“Look at what flows from them. What motivates them, makes them curious? What are they tuned into – be it school subjects, hobbies, or something on the Internet? Are they motivated by a purpose to serve or to protect the environment for example?
“It’s difficult for some young people to make a connection between what they are passionate about and their future career. However, people don’t always necessarily plan their careers out in full – they make decisions based on what they are driven by, and that leads to opportunity. One thing leads to another, a kind of planned happenstance. If you follow an area that interests you, in which you feel most alive and if you have the right attitude, you can create opportunities for yourself.”
‘Career Coach’ provides a series of practical steps for parents while also acknowledging that it can be difficult to communicate and get responses from teenagers. Tips for communicating include: be present when you are present; offer choices, not ultimatums; listen with your eyes, ears, heart and undivided attention; ask open questions; enhance your teen’s confidence; don’t blame or accuse; don’t use threats; don’t use sarcasm; and be careful with comparisons.
Dearbhla also urges parents to be patient, “Some people would like instantaneous answers, but trying to uncover what you want to do can be a lot of work. It can involve students work-shadowing, exploring various careers, and reflecting on what they are learning about.”
The ever-changing landscape of the ‘world of work’ can look daunting to parents, particularly if they come from the traditional ‘permanent and pensionable’ school of employment. “Permanent and pensionable is not as prevalent as it was. We are in an era of contract employment, and that can be a worry for parents. Young people may not be aware of the difference, but parents may be challenged by it,” she explains.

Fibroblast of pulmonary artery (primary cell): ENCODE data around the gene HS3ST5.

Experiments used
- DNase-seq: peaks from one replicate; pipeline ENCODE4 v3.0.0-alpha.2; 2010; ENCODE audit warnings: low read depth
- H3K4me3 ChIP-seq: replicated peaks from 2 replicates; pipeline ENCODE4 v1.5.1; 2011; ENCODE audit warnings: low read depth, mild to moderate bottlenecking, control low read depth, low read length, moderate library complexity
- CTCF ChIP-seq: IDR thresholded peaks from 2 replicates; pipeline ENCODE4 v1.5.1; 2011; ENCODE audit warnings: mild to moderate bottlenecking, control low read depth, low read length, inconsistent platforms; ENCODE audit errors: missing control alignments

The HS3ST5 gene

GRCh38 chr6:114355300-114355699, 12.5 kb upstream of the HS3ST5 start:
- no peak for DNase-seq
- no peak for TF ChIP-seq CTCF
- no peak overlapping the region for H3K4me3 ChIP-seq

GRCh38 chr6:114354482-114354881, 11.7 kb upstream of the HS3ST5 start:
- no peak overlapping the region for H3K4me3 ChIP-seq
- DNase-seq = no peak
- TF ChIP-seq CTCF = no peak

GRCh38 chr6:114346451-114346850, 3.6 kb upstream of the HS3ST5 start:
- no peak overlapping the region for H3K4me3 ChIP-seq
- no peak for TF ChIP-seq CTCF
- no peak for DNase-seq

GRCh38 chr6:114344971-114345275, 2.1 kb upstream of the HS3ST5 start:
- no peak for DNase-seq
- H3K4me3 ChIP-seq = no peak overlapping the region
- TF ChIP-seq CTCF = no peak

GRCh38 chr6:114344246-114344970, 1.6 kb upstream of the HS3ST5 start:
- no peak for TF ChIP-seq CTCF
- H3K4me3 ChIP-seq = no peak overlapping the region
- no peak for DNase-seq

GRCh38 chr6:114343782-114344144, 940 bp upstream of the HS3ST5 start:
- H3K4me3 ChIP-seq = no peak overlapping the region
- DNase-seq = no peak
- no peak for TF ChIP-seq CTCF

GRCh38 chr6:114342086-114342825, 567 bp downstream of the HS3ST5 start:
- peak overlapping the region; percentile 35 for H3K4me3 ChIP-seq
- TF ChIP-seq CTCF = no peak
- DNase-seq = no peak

“Careers are not as linear as they were. Technology is changing the world rapidly too, and it can be hard to keep abreast of it. Parents and students need to realise that lifelong learning and continuous improvement are becoming the norm. People must be flexible and resilient. We have to become accustomed to these concepts, although it’s hard for some parents to get their heads around this.”
There is one piece of advice, however, that Dearbhla has for all teenagers: do Transition Year.
“Transition Year encourages personal growth and maturity. The more young people say ‘yes’ to things, the more they step outside of their comfort zones and the more self-aware they become. If you’re just staying in on the laptop or watching TV, you’re not going to stretch and develop yourself. The more you do, the more aware of your strengths you become. Transition Year can be powerful for this.”
‘Career Coach’ is an excellent guide for parents who want to help their teenagers achieve their dreams. It also contains a comprehensive appendix packed with useful websites and information on scholarships, applications and disability supports.
‘Career Coach: A Step-by-Step Guide to Help Your Teen Find their Life’s Purpose’, by Dearbhla Kelly, is published by Gill & McMillan. It retails for €14.99. See www.DearbhlaKelly.com for more information.
Liam Horan is Managing Director of SliNuaCareers.com, one of Ireland’s leading career training agencies. He is about to launch a new technology and process that will help parents match their teenage sons and daughters to their ideal careers.